Meal worms (a favorite protein-packed snacked fully approved by the Atkins diet people)
Fruits and vegetables (most but not all) 
They are not picky.  Four chickens is not many to feed, but we have three feeders to keep all four personalities in-check and comfortable.  The pecking order really comes alive around the feeders.  Our feeders are all different.
I consider this the main feeder because it is the biggest. 
The chickens favor this tiny feeder.  We put a dish underneath because they love to spill the food and eat it out of the dish or off the gravel. 
That's the third feeder on the left.  It's a small size normally used for chicks, but it works fine for our chickens and is a good place to go when one of them is kicked off one of the two others.  Keeping it in a dish and in another dish keeps it standing upright.  The birds love to knock it over!  Next to the third feeder is one of the waterers, a basic trough style.
The hanging waterer is the across from the main feeder.  We've been putting the blue basin of water out during the hot weather for a little extra.  Like most creatures, chickens need lots of water, especially in hot weather. 

Now for the birds.
Bill and Fitz.
Bruiser and Lou.


Wednesday, July 24, 2013

The Water Bubbler.

Lou and Bruiser.


Predators are all over the place and they'd love to get their little paws and jaws around our chickens, if they could.  We've seen coyote, fox, and raccoons in our neighborhood.  There are hawks flying overhead.  Less threatening to the chickens, but still present, are squirrels and skunks.  We have to take precautions to protect the girls.  As mentioned in another post, we have wire cloth buried one foot under the chicken run, and it wraps around the entire thing.  Red Door Coop is a mesh box reinforced by a variety of wood and screws.  Not to mention the latches, carabiners, and long nails to secure every door. 
Each of the two main doors has two latches that look like this.  At night we secure them with a carabiner and a long nail.  It can be tedious to lock and unlock them, but it is worth it to protect our chickens.  See Bill right there?  Adorable.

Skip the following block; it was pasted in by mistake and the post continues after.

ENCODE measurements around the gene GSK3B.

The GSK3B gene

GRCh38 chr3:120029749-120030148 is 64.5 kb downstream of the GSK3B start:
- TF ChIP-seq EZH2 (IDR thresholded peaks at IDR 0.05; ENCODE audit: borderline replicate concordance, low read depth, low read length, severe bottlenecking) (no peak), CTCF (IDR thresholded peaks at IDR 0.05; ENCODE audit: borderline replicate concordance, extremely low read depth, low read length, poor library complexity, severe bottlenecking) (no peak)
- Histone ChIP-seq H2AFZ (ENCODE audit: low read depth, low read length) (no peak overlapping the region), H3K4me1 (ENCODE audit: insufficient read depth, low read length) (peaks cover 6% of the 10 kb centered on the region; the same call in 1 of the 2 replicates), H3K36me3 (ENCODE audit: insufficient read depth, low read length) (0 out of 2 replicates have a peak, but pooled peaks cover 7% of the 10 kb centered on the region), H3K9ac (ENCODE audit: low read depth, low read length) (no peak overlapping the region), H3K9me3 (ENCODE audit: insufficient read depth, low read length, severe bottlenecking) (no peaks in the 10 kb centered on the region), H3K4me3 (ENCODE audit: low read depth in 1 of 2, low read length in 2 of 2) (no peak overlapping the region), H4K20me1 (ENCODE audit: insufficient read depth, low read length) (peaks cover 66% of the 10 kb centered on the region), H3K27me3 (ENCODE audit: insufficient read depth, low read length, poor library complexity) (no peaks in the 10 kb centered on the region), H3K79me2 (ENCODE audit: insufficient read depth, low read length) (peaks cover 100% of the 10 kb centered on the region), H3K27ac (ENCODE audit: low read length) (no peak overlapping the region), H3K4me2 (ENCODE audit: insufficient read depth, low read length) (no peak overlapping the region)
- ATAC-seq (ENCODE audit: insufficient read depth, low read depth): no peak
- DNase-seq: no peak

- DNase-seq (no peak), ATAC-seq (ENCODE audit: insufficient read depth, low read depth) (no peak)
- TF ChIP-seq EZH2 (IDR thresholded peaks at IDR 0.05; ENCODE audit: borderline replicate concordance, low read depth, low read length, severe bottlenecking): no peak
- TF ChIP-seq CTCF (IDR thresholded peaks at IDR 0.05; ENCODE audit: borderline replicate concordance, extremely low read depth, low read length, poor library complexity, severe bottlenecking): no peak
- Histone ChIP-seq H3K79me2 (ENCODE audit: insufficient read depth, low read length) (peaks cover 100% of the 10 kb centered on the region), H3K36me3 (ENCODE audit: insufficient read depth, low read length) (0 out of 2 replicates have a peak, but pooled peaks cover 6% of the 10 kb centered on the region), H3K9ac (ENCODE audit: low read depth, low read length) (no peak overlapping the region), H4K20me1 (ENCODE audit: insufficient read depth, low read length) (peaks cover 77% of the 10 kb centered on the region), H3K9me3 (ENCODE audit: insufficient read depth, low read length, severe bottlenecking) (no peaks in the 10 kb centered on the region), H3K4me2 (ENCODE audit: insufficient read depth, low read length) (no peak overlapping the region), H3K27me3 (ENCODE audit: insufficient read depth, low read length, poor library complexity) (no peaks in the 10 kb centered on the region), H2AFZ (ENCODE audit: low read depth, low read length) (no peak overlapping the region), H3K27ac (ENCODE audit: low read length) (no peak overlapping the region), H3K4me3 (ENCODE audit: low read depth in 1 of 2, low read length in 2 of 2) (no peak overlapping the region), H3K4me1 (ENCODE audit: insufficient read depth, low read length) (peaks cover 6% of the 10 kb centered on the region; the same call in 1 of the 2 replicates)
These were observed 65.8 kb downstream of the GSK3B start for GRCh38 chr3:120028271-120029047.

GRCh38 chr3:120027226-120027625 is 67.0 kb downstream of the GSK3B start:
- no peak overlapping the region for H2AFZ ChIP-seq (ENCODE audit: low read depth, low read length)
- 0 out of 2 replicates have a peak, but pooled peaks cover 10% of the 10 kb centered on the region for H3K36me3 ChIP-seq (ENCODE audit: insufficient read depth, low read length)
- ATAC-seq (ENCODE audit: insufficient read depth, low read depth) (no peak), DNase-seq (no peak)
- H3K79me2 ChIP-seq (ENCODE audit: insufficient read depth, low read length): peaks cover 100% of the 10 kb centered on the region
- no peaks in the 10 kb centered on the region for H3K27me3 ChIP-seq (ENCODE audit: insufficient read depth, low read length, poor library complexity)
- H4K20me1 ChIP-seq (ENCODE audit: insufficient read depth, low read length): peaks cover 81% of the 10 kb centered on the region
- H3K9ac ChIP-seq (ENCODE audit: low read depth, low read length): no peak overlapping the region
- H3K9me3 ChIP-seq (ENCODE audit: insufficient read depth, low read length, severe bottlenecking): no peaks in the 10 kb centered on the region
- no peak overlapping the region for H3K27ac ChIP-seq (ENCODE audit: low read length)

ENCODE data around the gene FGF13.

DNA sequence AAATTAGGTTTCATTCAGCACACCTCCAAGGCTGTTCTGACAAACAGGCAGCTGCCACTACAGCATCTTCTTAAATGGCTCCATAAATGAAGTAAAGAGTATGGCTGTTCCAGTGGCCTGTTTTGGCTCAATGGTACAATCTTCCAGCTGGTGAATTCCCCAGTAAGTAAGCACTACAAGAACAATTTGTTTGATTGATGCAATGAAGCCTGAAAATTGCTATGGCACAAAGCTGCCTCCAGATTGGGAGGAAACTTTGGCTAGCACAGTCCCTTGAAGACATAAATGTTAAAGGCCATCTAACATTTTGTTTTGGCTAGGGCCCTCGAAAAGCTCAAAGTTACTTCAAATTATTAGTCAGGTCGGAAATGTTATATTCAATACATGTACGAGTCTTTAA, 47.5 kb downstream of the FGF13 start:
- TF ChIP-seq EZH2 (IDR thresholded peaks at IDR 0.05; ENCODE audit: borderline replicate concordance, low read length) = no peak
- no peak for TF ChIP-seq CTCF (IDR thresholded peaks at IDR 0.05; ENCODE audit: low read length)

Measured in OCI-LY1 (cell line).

Under the coop, a favorite spot for the chickens in the heat of the day, is a secure and shady place to rest.  The wire cloth that is buried underground wraps up and is stapled to the bottom of the coop and then reinforced with a piece of wood over the seam.  You can just see Fitz and Bill under there.
On a recent weekend we caged Fitz and Bill (Lou and Bruiser hadn't joined the family yet) in the yard while we did some landscaping around the coop, assuming that they would not like the roto-tiller running right next to their faces!  We put them in a much less secure spot than their coop. Since we were there to supervise, it was all good.

*A side note about predators---yesterday while we were out for a run, we spotted a young deer with  nice velvety antlers munching up a garden.  Well, the deer saw us and decided it wanted to go for a run and began chasing us!  We finally lost it by hiding up the steps and in the entryway of a neighborhood church.  It was a fitness-minded predator.* 

Tuesday, July 23, 2013

Sun and Shade

Chickens need lots of daylight and sunshine to grow good eggs.  What they don't need is to be beat down by the hot sun and high temperatures that we are having right now.  Chickens have a hard time keeping cool with their layers of feathers.  Did you know that chickens pant like dogs when they are hot?  It's true.  I did not know that until last week!  To give the birds a break from the sun, we hung tarps on the East and West sides of the chicken run.  They don't look pretty, but they do the trick! 
The person you see standing there had the great idea to cut out little windows for light and ventilation!
Fitz, Bill, Lou, and Bruiser are fun to watch!
That's the other side of the coop next to our raised garden beds.  Can you see the big letter N on the side of the coop?  That's the door we open to collect eggs from the nesting boxes. 

And there's Bill in one of the nesting boxes.

The Young Ones

We think that Bruiser, a Black Star, will be the biggest of all four chickens when she is full grown.  She is the one with the black body and golden feathered head.  Lou is a smaller breed than the others, a White Leghorn, but the most reliable layer in all seasons, when she starts laying.